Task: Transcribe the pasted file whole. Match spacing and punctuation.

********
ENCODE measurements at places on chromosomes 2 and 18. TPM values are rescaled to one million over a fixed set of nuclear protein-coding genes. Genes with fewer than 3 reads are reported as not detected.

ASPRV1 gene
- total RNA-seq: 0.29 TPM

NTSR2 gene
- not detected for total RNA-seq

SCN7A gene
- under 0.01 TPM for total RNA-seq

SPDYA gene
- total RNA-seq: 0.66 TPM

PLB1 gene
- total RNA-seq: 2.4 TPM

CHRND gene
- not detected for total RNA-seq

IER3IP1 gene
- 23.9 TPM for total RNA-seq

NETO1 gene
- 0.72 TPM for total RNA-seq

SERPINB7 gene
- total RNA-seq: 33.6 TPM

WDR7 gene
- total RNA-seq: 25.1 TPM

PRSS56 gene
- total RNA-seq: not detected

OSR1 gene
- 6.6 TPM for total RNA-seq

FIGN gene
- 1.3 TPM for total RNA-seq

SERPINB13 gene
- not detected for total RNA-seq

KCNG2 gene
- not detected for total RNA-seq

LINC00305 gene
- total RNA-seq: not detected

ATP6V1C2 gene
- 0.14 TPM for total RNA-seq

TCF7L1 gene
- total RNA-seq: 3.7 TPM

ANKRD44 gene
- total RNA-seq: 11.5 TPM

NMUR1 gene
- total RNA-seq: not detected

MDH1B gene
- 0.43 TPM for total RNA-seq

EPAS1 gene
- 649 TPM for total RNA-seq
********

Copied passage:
ENCODE measurements at places on chromosomes 2 and 18. TPM values are rescaled to one million over a fixed set of nuclear protein-coding genes. Genes with fewer than 3 reads are reported as not detected.

ASPRV1 gene
- total RNA-seq: 0.29 TPM

NTSR2 gene
- not detected for total RNA-seq

SCN7A gene
- under 0.01 TPM for total RNA-seq

SPDYA gene
- total RNA-seq: 0.66 TPM

PLB1 gene
- total RNA-seq: 2.4 TPM

CHRND gene
- not detected for total RNA-seq

IER3IP1 gene
- 23.9 TPM for total RNA-seq

NETO1 gene
- 0.72 TPM for total RNA-seq

SERPINB7 gene
- total RNA-seq: 33.6 TPM

WDR7 gene
- total RNA-seq: 25.1 TPM

PRSS56 gene
- total RNA-seq: not detected

OSR1 gene
- 6.6 TPM for total RNA-seq

FIGN gene
- 1.3 TPM for total RNA-seq

SERPINB13 gene
- not detected for total RNA-seq

KCNG2 gene
- not detected for total RNA-seq

LINC00305 gene
- total RNA-seq: not detected

ATP6V1C2 gene
- 0.14 TPM for total RNA-seq

TCF7L1 gene
- total RNA-seq: 3.7 TPM

ANKRD44 gene
- total RNA-seq: 11.5 TPM

NMUR1 gene
- total RNA-seq: not detected

MDH1B gene
- 0.43 TPM for total RNA-seq

EPAS1 gene
- 649 TPM for total RNA-seq